Manitoba is planning to introduce a few innovative measures to attract more immigrants to the rural areas of the province, which are facing a serious demographic challenge because of an aging population and lower fertility rate. As part of these measures, Manitoba will be bringing out a rural immigration toolkit to help the rural communities in the coming weeks. The toolkit is expected to make it easier for employers and community leaders in the rural areas of Manitoba to recruit, welcome and integrate immigrants to the smaller towns of the province.
Data shows that, in the past 20 years, 20 per cent of the 130,000 immigrants to Manitoba have settled in rural areas. However, Manitoba has taken a few important steps to improve that figure by helping employers in rural areas recruit foreign workers. These include:
· Giving input to the employers on selecting applicants and hiring them from applicant pools.
· mproving accessibility of the employers to the Labour Market Impact Assessment-exempt work permits under the Manitoba Provincial Nominee Program (MPNP) and thus increasing the direct recruitment of foreign workers.
· Organizing international recruitment events and the hiring workers on exploratory visits.
· Streamlining the recruitment of higher skilled, higher wage workers.
The new measures planned by the province include launching a new rural investment immigration stream in collaboration with the federal government, similar to that of British Columbia. The existing Business Investor Stream of Manitoba is extremely investor-friendly and the investment requirement is comparatively lower. Moreover, Manitoba gives extra points to the entrepreneurs who plan to invest in rural projects.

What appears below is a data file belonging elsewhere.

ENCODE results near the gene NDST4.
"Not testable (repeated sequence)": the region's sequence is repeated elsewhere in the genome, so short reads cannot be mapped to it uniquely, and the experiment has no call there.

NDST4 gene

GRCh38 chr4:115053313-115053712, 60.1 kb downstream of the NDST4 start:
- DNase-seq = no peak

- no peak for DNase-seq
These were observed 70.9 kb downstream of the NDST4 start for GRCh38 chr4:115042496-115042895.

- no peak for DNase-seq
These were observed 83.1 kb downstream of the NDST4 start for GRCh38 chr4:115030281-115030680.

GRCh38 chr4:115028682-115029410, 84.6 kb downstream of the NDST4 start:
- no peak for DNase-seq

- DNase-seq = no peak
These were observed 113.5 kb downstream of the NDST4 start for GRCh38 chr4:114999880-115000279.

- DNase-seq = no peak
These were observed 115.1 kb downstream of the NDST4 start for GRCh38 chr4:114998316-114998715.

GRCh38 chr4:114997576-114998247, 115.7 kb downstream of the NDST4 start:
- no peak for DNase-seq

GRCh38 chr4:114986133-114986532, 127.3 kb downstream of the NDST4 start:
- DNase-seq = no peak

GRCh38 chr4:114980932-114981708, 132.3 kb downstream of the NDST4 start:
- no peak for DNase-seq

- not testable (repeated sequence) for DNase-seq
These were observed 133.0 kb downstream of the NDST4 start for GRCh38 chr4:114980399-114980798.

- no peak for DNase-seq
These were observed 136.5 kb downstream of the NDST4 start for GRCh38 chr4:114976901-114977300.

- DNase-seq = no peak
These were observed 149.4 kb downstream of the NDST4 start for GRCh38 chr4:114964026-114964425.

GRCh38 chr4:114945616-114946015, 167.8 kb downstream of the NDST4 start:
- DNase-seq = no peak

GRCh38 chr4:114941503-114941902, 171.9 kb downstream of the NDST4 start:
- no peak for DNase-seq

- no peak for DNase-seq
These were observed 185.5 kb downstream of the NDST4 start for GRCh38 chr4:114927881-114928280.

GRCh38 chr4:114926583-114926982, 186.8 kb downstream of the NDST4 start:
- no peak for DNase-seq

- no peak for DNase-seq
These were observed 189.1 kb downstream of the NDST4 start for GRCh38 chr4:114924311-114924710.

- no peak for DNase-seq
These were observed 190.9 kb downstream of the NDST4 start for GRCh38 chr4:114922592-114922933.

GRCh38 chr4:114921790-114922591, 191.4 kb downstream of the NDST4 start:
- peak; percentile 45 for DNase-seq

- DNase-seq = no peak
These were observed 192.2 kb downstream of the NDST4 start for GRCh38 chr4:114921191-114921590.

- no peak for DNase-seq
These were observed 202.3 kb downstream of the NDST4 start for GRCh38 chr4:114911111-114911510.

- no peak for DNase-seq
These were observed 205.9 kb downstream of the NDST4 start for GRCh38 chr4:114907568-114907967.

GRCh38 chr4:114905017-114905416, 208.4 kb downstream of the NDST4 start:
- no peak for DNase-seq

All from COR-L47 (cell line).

Another plan of Manitoba is to implement a formal public commitment to invest MPNP application fee revenues in the integration projects for newcomers, including in rural areas. The province is also planning to modernise the existing Canada-Manitoba Immigration Agreement, signed in 2003, with an aim to prioritize rural economic development by improving flexibility.
Manitoba also wants to move away from what it describes as the federal ‘one size fits all’ approach. The province plans to take efforts to reduce the processing time of applications, as it welcomes 90 percent of its economic immigrants through MPNP. Manitoba finds the discrepancy in processing times between federal and provincial candidates as unfair. While the applicants to federal programs receive PR visa within six months, most provincial nominees have to wait for almost 18 months for the same. It affects the arrival of immigrants and employers to its rural communities of Manitoba and unnecessarily delays families joining the newcomers. So, the province is looking for an effective solution to the problem.
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